A few more things happened here as well. Since we are going to be deploying different versions of the OS and rebooting we’ll need to store some state and leverage a startup script to resume the bisection. rpm-ostree-bisect created a systemd service to aid in the bisection:

[fedora@ip-10-0-246-17 ~]$ systemctl cat rpm-ostree-bisect.service | tee
# /etc/systemd/system/rpm-ostree-bisect.service

[Unit]
Description=RPM-OSTree Bisect Testing
After=network.target

[Service]
Type=oneshot
RemainAfterExit=yes
ExecStart=/usr/local/bin/rpm-ostree-bisect --resume
StandardOutput=journal+console
StandardError=journal+console

[Install]
WantedBy=multi-user.target

It also created a json data file with information about all the commits in the history of the OSTree:

[fedora@ip-10-0-246-17 ~]$ head -n 12 /var/lib/rpm-ostree-bisect.json 
{
    "commits_info": {
        "ddaa675df9ea91b0233ef996691f7f7fdf4eb84fccdf21a49f46a84fa0b39355": {
            "version": "27.153",
            "heuristic": "TESTED",
            "status": "BAD"
        },
        "892983cd174980ea35f54e571e828aa4365addf2a0f5acdcda770f7b4b87a3a5": {
            "version": "27.152",
            "heuristic": "ASSUMED",
            "status": "UNKNOWN"
        },

The data file keeps information about that status of each commit (BAD, GOOD, or UNKNOWN) and the heuristic (GIVEN, TESTED, ASSUMED) that was used to determine the status. TESTED means that commit was explicitly tested, while ASSUMED means that the status was assumed to be good or bad based on if an earlier or later commit was good or bad.

Now we can reboot our system and the automated bisect testing will happen on the system for us. We can monitor it from remote by using watch or an ssh for loop. One example is:

$ watch -n 10 ssh fedora@52.91.195.75 journalctl -b0 -n 30 -u rpm-ostree-bisect

After waiting some time the bisect was finished. The last run of the rpm-ostree-bisect service output the following:

Starting RPM-OSTree Bisect Testing...
Using data file at: /var/lib/rpm-ostree-bisect.json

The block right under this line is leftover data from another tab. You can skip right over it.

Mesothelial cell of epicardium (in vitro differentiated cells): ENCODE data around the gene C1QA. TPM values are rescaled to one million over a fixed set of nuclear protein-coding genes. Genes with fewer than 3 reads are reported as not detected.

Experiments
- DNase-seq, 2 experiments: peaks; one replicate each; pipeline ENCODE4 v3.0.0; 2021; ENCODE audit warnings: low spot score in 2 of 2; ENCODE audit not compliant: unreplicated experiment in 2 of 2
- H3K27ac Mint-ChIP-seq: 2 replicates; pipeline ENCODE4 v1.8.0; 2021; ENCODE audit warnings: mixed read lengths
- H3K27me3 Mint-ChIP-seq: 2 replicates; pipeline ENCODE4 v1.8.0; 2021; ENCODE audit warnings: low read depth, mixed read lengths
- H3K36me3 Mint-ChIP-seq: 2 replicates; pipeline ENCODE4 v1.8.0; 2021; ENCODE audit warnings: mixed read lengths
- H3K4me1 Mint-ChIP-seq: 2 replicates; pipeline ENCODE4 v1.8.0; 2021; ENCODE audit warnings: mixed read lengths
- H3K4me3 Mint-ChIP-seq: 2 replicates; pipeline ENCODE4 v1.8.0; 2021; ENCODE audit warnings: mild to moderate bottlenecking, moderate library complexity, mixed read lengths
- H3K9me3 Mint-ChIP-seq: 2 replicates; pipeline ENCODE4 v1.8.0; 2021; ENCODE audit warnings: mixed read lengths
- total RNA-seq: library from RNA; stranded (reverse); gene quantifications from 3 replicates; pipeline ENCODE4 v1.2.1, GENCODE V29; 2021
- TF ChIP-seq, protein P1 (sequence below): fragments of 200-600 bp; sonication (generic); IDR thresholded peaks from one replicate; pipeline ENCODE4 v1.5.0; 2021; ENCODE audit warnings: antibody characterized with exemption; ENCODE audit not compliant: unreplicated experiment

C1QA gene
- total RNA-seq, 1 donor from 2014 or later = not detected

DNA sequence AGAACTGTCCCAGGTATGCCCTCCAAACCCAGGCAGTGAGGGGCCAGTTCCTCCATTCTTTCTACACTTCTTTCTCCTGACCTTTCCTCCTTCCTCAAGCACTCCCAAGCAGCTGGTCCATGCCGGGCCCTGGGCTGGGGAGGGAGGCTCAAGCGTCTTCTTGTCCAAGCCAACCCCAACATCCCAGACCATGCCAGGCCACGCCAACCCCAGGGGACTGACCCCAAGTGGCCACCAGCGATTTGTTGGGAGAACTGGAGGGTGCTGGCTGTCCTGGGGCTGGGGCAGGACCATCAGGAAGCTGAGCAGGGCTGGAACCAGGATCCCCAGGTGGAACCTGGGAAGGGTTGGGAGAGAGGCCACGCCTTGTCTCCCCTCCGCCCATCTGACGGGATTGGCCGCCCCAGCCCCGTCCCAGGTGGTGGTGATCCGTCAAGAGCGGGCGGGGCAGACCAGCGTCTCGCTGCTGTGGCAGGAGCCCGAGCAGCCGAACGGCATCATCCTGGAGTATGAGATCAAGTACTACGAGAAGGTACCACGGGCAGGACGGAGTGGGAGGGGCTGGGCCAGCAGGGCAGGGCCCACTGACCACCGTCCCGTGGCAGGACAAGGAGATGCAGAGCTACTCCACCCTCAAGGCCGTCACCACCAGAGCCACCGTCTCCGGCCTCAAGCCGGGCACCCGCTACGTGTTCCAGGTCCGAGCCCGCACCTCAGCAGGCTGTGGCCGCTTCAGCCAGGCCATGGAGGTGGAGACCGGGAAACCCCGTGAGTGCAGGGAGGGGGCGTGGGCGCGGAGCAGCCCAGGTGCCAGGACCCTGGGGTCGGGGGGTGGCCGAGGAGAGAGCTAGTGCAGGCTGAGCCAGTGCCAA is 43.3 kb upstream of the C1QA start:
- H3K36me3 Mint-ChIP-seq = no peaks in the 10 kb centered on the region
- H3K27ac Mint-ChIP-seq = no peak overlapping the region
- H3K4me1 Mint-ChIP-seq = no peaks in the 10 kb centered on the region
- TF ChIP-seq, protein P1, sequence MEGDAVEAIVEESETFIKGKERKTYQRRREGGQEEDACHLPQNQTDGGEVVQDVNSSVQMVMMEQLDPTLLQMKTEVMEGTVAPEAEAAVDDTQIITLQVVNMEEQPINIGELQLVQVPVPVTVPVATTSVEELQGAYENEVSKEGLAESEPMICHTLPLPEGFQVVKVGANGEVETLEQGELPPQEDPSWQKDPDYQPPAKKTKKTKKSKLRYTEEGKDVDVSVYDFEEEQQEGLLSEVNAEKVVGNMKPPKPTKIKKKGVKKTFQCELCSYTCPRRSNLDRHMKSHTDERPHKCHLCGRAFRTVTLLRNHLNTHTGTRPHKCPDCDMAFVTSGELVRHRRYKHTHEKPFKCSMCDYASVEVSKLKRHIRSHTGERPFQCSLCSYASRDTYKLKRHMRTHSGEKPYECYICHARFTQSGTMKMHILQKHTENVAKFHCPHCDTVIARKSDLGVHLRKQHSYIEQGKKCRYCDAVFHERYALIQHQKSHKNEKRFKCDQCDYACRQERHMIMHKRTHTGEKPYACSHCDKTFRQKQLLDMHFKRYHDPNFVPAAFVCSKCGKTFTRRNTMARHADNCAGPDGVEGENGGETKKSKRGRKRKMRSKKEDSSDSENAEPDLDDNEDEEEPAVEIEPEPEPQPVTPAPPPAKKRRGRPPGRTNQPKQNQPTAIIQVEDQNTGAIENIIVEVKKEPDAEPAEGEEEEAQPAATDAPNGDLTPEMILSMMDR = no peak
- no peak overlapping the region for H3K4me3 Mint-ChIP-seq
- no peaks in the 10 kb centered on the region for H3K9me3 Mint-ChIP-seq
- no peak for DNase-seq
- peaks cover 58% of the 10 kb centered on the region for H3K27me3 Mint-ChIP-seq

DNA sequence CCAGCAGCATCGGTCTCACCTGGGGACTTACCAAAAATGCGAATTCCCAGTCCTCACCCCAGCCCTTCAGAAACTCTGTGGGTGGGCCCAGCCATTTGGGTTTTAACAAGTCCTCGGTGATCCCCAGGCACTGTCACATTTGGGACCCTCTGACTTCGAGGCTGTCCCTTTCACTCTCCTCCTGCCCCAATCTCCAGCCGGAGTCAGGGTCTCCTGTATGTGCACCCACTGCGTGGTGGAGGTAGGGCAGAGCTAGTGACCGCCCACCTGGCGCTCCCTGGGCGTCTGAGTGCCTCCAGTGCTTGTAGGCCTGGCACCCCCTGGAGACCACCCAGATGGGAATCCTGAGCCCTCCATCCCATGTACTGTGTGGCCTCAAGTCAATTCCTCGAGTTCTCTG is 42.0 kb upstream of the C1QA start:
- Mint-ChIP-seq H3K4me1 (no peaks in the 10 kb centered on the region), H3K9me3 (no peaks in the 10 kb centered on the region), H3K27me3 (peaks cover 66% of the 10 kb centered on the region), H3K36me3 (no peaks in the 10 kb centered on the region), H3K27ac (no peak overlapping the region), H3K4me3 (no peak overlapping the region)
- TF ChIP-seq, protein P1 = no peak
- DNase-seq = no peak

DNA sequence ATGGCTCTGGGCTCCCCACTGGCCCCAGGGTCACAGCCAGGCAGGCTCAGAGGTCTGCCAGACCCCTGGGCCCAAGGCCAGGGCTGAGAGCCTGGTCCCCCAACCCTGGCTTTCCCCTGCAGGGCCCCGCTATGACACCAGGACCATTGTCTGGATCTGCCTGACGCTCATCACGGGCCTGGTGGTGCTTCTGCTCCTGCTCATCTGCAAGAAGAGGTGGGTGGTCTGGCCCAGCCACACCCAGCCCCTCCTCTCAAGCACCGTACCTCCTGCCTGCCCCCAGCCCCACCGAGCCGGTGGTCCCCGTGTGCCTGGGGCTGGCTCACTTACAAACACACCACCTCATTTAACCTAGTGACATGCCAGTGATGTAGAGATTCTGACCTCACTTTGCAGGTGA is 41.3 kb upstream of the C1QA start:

2: eth0: <BROADCAST,MULTICAST,UP,LOWER_UP> mtu 1500 qdisc fq_codel state UP group default qlen 1000
Found mtu 1500. Test Fails
Last known good commit:
  21e115d93d04f206a874973c91185184c70ba2e7500d5b2619d8c849b6cad3c1 : 27.125
First known bad commit:
  e59f9373145bae36f90571feff24719537827273891c822692d037b05d1ff470 : 27.126
libostree pull from 'fedora-atomic' for fedora/27/x86_64/atomic-host complete
security: GPG: commit http: TLS
non-delta: meta: 306 content: 0
transfer: secs: 28 size: 1.7 MB
ostree diff commit old: 21e115d93d04f206a874973c91185184c70ba2e7500d5b2619d8c849b6cad3c1
ostree diff commit new: e59f9373145bae36f90571feff24719537827273891c822692d037b05d1ff470
Upgraded:
  cockpit-bridge 165-1.fc27 -> 166-1.fc27
  cockpit-docker 165-1.fc27 -> 166-1.fc27
  cockpit-networkmanager 165-1.fc27 -> 166-1.fc27
  cockpit-ostree 165-1.fc27 -> 166-1.fc27
  cockpit-system 165-1.fc27 -> 166-1.fc27
  coreutils 8.27-20.fc27 -> 8.27-21.fc27
  coreutils-common 8.27-20.fc27 -> 8.27-21.fc27
  findutils 1:4.6.0-16.fc27 -> 1:4.6.0-19.fc27
  kernel 4.15.17-300.fc27 -> 4.16.3-200.fc27
  kernel-core 4.15.17-300.fc27 -> 4.16.3-200.fc27
  kernel-modules 4.15.17-300.fc27 -> 4.16.3-200.fc27
  libcgroup 0.41-13.fc27 -> 0.41-17.fc27
  selinux-policy 3.13.1-283.30.fc27 -> 3.13.1-283.32.fc27
  selinux-policy-targeted 3.13.1-283.30.fc27 -> 3.13.1-283.32.fc27
Started RPM-OSTree Bisect Testing.

So we can see clearly the regression was introduced in 27.126 and the diff output shows that in that particular commit several things changed. The most obvious change that could have caused this regression was the kernel going from 4.15.17 to 4.16.3. This narrows down the window of changes to look at when trying to track down the specific bug.

Note: Here you can access the final rpm-ostree-bisect.json and the systemd unit journal log from the run.

Fin

This automated bisecting can really help us find the causes for regressions by narrowing down the scope of changes we need to look at when performing an investigation.